Environmental considerations such as freeze/thaw depth? How does this effect the contents?

                                            Where and what format are the details for recovery of cache stored. Who else knows about cache? Estate planning?

                                            Some overlooked thoughts. ;-)

                                          • #108702
                                            Robert
                                            Participant

                                              I used to own a remodeling company in my former life. When coming upon some pvc pipes where you couldn’t get a hack saw or reciprocating saw in we would use nylon brick layers string. We would work it around the pipe then with the two ends start a sawing motion. You have to find the correct speed and the string melts right through the pipe. I imagine a high strength braided fishing line would work great, but I’m interested to see if 550 cord would work, since we all carry that. It may be too thick, at which point you me have to gut it and use the internal string. I am going to try 550 today. I know nylon string does work though. I’ll post my results with the 550.

                                              I know what your talking about, had an electrician explain how they use that on plastic tubing for wires. Never tried it on schedule 40 that was that big though.

                                              You can buy the hacksaw blades, wrap part of them in duct tape making a bogus hand hold and they fit nicely in your pack. Wouldn’t be my first choice but our packs have them for that reason.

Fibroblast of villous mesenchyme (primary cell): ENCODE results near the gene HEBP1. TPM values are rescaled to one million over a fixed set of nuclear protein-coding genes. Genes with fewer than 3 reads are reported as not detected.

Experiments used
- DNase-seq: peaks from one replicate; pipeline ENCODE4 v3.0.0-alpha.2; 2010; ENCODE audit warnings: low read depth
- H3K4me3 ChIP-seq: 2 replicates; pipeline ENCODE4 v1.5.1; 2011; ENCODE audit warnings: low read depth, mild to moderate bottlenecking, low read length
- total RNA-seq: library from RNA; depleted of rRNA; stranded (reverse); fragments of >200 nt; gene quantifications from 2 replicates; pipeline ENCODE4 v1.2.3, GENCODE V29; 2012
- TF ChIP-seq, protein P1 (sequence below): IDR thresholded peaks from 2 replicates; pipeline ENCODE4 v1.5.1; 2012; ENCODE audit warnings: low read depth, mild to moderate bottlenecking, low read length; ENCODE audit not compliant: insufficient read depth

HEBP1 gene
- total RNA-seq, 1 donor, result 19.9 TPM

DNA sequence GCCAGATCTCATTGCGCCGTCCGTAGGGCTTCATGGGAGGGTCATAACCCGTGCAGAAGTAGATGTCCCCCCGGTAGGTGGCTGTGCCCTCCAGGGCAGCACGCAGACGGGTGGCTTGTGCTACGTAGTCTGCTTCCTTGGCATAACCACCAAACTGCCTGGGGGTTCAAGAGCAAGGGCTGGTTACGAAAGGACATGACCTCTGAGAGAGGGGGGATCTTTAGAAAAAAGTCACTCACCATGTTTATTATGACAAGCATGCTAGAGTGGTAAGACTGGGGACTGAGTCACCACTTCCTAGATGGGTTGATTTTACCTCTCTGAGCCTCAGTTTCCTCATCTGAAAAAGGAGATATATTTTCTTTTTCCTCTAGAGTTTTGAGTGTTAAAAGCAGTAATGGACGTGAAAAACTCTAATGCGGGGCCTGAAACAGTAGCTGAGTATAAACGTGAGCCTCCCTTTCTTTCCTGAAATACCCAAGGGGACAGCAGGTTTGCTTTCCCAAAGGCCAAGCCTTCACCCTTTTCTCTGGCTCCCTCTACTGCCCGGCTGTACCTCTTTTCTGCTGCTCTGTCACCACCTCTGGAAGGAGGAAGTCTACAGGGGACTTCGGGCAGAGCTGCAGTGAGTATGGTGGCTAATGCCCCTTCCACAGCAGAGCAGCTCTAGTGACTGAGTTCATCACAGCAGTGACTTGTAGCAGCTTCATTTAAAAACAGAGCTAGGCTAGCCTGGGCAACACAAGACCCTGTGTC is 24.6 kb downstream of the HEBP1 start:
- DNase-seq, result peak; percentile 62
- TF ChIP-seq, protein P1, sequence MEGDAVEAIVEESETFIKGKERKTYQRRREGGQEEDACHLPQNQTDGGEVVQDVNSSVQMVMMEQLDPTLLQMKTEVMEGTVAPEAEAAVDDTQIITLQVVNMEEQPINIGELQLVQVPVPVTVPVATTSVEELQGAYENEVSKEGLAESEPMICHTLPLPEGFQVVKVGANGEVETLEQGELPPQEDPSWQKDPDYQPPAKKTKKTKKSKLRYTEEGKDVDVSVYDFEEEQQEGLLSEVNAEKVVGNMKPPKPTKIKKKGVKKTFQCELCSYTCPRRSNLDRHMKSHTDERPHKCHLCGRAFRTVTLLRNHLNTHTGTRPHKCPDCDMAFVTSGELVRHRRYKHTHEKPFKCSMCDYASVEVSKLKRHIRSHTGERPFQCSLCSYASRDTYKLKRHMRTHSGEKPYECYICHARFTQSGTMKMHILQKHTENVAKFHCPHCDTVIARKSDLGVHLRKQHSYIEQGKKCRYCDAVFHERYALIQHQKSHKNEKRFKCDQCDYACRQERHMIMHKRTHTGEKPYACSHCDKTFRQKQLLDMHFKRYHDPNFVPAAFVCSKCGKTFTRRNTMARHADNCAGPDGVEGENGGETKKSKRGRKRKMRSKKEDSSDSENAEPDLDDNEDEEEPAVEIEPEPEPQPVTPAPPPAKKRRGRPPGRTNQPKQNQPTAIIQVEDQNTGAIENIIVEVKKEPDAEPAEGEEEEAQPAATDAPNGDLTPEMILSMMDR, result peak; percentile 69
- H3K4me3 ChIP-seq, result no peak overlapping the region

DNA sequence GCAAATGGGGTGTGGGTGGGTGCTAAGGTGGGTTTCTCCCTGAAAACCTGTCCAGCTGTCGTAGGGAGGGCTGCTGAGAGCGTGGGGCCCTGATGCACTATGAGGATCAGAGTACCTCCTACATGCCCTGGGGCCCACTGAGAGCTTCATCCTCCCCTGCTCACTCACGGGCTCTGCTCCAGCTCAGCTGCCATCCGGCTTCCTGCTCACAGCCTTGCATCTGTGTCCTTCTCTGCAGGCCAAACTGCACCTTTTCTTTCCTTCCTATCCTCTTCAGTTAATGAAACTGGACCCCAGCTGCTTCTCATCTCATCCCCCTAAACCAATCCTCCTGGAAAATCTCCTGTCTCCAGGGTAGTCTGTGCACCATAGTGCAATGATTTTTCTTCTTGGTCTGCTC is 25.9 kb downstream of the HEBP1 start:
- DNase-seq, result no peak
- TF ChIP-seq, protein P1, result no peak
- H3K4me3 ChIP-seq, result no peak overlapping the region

• #108703
                                              JohnnyMac
                                              Participant

                                                Consider…

                                                Lag time between reading post and responding…operator error. LOL

                                              • #108704
                                                Joe (G.W.N.S.)
                                                Moderator

                                                  LOL

                                                  It happens to everyone! ;-)

                                                • #108705
                                                  Robert
                                                  Participant

                                                    Security considerations often overlooked.

                                                    Emplacement:

                                                    Are you being observed? Have you practiced the methods and techniques of concealing initial traces of emplacement?

                                                    Location: